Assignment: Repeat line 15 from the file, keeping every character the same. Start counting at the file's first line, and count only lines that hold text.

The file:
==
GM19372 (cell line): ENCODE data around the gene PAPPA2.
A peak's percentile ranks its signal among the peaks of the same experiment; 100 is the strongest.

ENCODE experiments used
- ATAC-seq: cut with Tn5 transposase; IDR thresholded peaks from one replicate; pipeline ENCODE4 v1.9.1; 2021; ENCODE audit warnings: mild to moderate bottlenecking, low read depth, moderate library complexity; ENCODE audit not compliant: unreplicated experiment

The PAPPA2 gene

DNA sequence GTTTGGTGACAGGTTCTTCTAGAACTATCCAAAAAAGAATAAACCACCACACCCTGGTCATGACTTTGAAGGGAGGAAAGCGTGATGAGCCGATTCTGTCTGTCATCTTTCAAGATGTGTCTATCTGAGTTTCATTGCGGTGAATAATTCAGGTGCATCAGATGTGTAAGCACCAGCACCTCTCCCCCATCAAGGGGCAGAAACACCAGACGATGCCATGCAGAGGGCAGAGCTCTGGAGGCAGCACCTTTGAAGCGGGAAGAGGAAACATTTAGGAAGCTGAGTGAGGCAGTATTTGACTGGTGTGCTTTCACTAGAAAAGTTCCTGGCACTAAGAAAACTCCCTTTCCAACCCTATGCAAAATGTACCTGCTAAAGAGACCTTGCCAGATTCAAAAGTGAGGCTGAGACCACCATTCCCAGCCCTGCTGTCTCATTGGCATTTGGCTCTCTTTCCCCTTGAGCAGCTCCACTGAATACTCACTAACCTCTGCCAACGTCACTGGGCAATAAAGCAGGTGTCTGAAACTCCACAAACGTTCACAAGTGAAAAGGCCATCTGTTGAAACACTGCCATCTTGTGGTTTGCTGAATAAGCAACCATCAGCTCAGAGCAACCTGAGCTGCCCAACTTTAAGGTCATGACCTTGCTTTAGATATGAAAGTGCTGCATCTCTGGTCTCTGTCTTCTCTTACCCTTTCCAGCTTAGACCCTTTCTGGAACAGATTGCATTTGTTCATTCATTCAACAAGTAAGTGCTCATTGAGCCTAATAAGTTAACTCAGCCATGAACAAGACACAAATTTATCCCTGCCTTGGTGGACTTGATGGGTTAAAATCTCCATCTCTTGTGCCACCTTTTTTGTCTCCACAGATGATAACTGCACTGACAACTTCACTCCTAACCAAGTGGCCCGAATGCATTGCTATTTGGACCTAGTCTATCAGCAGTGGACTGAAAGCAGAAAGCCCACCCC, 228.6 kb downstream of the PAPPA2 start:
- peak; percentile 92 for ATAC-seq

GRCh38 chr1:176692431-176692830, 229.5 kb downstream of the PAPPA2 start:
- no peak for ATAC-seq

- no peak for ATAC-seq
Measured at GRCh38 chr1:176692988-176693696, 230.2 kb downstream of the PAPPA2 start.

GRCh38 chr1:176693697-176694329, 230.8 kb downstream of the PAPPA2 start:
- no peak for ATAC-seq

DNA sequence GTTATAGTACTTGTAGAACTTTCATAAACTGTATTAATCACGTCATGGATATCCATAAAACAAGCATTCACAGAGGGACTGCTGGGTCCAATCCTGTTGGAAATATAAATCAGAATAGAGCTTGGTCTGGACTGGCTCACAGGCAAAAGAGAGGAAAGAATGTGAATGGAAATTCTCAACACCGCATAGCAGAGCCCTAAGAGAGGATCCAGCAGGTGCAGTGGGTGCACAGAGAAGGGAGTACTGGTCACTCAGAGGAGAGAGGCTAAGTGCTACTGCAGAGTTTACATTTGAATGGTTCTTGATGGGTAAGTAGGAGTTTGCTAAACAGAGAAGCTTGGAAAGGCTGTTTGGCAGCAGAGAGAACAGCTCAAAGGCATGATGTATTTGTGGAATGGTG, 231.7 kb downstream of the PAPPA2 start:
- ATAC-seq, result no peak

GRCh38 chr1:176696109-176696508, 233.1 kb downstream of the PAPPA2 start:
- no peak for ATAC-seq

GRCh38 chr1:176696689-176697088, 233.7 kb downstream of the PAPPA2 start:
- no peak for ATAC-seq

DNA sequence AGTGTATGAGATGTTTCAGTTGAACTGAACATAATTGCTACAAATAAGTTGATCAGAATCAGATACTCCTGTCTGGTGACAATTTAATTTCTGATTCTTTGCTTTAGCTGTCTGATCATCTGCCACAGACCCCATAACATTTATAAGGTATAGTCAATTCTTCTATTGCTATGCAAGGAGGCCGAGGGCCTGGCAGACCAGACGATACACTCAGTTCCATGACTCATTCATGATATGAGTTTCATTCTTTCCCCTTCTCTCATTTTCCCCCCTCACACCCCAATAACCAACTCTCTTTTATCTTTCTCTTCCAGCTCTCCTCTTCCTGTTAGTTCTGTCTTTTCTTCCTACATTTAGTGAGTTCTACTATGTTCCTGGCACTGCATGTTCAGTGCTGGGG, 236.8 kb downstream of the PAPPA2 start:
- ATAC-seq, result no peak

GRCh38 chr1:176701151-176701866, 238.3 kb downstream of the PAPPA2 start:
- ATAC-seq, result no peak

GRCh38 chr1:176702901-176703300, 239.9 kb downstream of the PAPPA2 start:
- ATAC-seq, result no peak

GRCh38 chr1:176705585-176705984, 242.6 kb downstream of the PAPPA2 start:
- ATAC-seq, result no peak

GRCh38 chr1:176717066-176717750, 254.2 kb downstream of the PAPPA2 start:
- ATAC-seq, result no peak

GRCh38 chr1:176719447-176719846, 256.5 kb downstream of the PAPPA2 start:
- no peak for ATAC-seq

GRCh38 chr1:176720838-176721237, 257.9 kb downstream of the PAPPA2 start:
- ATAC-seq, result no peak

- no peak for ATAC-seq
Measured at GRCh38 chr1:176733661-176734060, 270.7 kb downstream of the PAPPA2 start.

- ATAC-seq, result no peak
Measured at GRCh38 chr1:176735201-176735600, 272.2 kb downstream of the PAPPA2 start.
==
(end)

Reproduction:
- ATAC-seq, result no peak